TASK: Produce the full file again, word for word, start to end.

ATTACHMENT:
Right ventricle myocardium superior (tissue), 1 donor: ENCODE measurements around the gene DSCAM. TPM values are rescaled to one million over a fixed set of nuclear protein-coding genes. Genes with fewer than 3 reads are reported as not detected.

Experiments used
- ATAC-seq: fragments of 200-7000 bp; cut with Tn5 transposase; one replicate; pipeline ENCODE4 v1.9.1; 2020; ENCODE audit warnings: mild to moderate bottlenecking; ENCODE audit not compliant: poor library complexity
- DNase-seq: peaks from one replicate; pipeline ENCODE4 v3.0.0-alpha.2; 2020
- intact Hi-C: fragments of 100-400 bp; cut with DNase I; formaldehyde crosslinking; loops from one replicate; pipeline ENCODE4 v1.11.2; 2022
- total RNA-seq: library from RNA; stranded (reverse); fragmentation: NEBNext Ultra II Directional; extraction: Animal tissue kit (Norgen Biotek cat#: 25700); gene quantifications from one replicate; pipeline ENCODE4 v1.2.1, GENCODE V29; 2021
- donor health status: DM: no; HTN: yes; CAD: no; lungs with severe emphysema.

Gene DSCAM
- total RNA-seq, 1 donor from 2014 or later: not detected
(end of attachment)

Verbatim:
Right ventricle myocardium superior (tissue), 1 donor: ENCODE measurements around the gene DSCAM. TPM values are rescaled to one million over a fixed set of nuclear protein-coding genes. Genes with fewer than 3 reads are reported as not detected.

Experiments used
- ATAC-seq: fragments of 200-7000 bp; cut with Tn5 transposase; one replicate; pipeline ENCODE4 v1.9.1; 2020; ENCODE audit warnings: mild to moderate bottlenecking; ENCODE audit not compliant: poor library complexity
- DNase-seq: peaks from one replicate; pipeline ENCODE4 v3.0.0-alpha.2; 2020
- intact Hi-C: fragments of 100-400 bp; cut with DNase I; formaldehyde crosslinking; loops from one replicate; pipeline ENCODE4 v1.11.2; 2022
- total RNA-seq: library from RNA; stranded (reverse); fragmentation: NEBNext Ultra II Directional; extraction: Animal tissue kit (Norgen Biotek cat#: 25700); gene quantifications from one replicate; pipeline ENCODE4 v1.2.1, GENCODE V29; 2021
- donor health status: DM: no; HTN: yes; CAD: no; lungs with severe emphysema.

Gene DSCAM
- total RNA-seq, 1 donor from 2014 or later: not detected